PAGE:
I'd like to take this opportunity to give a couple of shout outs. To my brother for studying abroad in Spain and to my parents for deciding to take a family trip to meet up with him and travel through the country. Without you guys, I might never have discovered Salmorejo and that would've been a damn tragedy.
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Salmorejo is a Spanish dish that's kind of like gazpacho but, like, not. I don't even want to call it a soup because it's a lot thicker and it's got a dip like consistency. It's pretty much a cold, salty, garlicky tomato dip with delicious toppings that's best eaten with crusty bread. Sound good? It is. Really, really good.
When we got to Sevilla to meet my bro, we went to a small cafe called Vineria San Telmo and, before even ordering, we were brought a bowl of this orange colored stuff and some bread. I didn't know what it was but I was starving and it was food. I think we went through four more bowls of the stuff at that first cafe on top of everything else we ordered. It was SO delicious. From there, every restaurant, cafe, and hotel breakfast buffet in Spain had Salmorejo waiting for us and we indulged each time, never getting sick of it.
When I got back home to Chicago, I knew I wanted to make Salmorejo myself. After playing around with it for a while, this recipe is where I landed. Of course, being such a simple recipe with simple ingredients, it's impossible to screw up and this dish will be delicious whether you follow the recipe to a T or not.
The title is Salmorejo, Two Ways because I've made it, you guessed it, Two ways! There's a more traditional version, and then a spicy version. Traditionally, Salmorejo is served with hard boiled eggs and Jamón Ibérico. You might not be able to find Jamón Ibérico so prosciutto or another cured ham will do. I love the way an egg yolk tastes with the tomato so I did soft boiled egg, instead of hard, in this recipe. For the spicy version, simply add half a jalapeño to the Salmorejo and slice up the other half for toppings.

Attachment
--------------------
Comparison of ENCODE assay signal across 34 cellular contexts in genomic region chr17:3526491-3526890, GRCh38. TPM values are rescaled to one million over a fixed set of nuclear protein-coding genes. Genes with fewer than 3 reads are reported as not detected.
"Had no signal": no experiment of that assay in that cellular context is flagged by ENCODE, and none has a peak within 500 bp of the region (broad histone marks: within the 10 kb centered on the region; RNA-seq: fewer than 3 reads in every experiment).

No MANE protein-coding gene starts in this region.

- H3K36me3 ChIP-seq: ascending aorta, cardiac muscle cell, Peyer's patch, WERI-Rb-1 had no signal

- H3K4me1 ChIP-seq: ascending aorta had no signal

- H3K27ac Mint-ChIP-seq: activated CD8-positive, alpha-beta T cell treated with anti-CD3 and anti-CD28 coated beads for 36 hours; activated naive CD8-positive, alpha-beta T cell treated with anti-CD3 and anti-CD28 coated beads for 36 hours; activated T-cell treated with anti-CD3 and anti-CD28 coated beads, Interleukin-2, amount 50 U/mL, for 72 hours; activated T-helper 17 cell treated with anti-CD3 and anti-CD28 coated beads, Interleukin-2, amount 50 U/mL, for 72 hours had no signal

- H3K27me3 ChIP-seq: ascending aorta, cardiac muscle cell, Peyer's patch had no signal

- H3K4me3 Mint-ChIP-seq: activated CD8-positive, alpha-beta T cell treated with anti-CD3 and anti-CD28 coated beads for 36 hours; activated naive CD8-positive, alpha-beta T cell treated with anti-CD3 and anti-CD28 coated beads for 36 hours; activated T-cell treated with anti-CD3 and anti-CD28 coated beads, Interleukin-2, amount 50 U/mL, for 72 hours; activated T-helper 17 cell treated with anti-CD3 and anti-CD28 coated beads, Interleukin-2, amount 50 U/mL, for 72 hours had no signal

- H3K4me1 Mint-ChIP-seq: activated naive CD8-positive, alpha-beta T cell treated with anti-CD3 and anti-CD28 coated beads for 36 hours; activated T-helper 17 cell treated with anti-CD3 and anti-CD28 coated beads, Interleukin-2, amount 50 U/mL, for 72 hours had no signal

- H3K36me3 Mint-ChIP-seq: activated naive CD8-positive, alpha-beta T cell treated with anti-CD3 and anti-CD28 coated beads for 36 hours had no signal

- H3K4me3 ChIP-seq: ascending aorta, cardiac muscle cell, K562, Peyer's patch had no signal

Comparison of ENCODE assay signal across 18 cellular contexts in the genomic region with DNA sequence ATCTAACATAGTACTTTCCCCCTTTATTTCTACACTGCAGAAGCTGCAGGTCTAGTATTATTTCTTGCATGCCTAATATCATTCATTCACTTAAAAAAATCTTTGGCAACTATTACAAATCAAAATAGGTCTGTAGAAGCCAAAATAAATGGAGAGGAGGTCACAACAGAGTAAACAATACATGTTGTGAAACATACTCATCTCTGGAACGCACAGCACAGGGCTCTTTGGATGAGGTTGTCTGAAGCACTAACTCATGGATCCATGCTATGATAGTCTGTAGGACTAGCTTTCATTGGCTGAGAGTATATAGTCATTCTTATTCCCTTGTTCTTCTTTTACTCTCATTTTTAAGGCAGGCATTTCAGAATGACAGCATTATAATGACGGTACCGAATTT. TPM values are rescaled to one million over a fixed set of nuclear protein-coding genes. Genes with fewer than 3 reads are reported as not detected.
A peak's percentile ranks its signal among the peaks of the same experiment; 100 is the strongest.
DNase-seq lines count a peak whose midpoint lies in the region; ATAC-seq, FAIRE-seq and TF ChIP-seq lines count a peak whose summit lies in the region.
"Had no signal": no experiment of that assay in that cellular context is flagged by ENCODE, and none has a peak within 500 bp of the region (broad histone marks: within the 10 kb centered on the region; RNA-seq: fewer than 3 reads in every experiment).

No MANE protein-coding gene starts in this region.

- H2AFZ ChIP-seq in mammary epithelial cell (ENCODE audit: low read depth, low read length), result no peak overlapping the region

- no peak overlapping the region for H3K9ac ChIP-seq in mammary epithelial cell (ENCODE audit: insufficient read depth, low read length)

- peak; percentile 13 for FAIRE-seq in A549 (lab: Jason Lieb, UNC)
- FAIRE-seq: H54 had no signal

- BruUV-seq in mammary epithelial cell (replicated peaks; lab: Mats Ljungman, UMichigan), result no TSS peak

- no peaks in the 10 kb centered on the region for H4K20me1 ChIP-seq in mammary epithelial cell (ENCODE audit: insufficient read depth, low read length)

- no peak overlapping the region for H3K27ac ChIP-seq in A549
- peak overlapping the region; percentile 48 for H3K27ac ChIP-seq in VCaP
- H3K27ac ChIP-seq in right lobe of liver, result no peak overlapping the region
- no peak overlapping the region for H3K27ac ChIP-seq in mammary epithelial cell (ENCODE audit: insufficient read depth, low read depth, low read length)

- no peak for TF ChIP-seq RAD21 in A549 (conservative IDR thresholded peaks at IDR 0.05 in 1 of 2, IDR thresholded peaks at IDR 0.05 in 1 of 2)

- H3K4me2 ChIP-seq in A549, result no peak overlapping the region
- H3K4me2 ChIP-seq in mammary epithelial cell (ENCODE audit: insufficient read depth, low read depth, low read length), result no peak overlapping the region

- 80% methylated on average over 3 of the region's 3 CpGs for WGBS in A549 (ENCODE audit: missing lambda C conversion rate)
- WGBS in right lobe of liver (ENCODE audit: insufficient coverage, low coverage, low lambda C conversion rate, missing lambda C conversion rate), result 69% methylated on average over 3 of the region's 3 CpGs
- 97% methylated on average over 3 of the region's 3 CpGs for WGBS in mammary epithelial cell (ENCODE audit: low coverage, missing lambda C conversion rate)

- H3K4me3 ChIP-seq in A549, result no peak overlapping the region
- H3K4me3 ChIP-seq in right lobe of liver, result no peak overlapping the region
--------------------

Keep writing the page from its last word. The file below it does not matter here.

Through trial and error, I learned that I liked the flavor best when I added two eggs (hard or soft boiled) to the Salmorejo while blending instead of just as a topping. It enhances the flavor and makes for a nice, creamy consistency. The other key to the consistency is the bread! That's right, bread goes INTO the Salmorejo. You'll need to use the insides of a baguette (preferably a day old) to thicken up the Salmorejo. I like to add about two cups, blend, and then taste to see if I need to add more. For this recipe, I ended up using about three cups of bread.
This dish is definetly a good choice for a party! It's super casual, the recipe makes a lot, and it's a perfect opportunity to set up a little topping bar!
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Salmorejo, Two Ways
- 8 Roma tomatoes
- Insides of day old baguette about 3 cups
- 6 Eggs soft or hard boiled
- 1 Clove garlic minced
- ½ Yellow onion diced
- ½ Cup olive oil
- Splash of sherry vinegar
- 4 Slices Jamón Ibérico or Prosciutto
- Salt and pepper to taste
- 1 Jalapeño optional
- Crusty bread for serving
- Bring a pot of water to a boil. Make a small X on the bottom of each tomato and drop them into the boiling water for about 30 seconds. When cooled, peel and core the tomatoes. Put the peeled tomatoes into a food processor and pulse a few times.
- Boil the eggs to desired doneness.
- Soak the bread in water for about 5 minutes then squeeze out the excess water and add the bread to the food processor, pulse. Add the onion, garlic, half of the jalapeño (if using), a splash of sherry vinegar, and a pinch of salt and pepper and pulse again. Add one egg and the olive oil and blend until smooth. Taste and adjust the levels of salt and vinegar. If you want, you can add another egg.
- Cover and chill the Salmorejo for at least 2 hours.
- Before serving, fry the ham in a pan with olive oil until just crispy. Chop up the ham and the remaining boiled eggs. If using, slice the jalapeño.
- Serve the Salmorejo with the toppings and crusty bread. Pretend you're in Spain.
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